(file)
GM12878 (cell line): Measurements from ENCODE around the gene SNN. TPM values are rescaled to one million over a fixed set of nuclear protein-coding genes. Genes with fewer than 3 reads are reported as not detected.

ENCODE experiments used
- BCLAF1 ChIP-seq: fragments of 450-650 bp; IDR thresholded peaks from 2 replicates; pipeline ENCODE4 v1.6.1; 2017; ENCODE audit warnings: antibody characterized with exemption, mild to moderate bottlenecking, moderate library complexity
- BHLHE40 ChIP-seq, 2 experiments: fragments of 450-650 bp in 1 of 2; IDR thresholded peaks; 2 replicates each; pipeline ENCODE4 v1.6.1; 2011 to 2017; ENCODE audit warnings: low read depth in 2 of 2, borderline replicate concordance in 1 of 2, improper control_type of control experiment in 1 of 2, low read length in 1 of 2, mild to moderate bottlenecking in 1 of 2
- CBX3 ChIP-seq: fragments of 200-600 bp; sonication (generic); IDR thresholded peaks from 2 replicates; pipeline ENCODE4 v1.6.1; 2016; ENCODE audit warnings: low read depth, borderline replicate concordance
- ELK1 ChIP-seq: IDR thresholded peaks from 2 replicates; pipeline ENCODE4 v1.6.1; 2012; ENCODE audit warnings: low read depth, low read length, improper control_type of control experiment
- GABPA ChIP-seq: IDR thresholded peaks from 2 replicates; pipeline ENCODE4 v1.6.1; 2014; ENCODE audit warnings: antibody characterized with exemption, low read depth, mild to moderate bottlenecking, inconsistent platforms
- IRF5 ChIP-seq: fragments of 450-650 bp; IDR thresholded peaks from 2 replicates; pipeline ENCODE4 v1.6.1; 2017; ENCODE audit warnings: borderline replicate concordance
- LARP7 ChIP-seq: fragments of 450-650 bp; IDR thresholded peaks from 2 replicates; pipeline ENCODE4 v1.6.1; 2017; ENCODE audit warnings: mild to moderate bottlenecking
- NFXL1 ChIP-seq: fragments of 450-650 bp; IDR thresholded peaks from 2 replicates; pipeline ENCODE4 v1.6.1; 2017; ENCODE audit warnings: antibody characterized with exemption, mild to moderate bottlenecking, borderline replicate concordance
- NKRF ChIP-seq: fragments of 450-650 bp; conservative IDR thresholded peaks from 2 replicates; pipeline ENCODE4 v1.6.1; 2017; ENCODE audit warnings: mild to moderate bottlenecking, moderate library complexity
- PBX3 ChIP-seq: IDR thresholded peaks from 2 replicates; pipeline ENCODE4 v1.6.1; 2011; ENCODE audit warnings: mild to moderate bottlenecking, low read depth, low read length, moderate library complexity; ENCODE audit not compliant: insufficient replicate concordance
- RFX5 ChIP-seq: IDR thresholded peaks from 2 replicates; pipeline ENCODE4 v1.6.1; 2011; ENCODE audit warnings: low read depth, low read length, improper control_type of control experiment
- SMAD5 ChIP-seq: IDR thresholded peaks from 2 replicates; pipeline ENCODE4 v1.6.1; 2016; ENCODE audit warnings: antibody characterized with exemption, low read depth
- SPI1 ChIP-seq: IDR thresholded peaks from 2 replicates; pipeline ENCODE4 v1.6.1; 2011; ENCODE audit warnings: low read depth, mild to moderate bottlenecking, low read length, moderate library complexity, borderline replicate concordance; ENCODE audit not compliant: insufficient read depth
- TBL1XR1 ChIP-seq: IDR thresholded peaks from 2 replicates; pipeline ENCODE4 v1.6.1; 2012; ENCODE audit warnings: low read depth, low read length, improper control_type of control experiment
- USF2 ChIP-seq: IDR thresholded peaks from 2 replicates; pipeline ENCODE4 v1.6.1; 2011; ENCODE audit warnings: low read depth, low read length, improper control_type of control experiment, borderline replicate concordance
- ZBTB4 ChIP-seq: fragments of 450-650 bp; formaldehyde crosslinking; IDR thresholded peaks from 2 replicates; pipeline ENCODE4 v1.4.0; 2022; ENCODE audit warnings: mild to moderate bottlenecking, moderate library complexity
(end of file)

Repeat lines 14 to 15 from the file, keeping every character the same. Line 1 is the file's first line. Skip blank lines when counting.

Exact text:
- SMAD5 ChIP-seq: IDR thresholded peaks from 2 replicates; pipeline ENCODE4 v1.6.1; 2016; ENCODE audit warnings: antibody characterized with exemption, low read depth
- SPI1 ChIP-seq: IDR thresholded peaks from 2 replicates; pipeline ENCODE4 v1.6.1; 2011; ENCODE audit warnings: low read depth, mild to moderate bottlenecking, low read length, moderate library complexity, borderline replicate concordance; ENCODE audit not compliant: insufficient read depth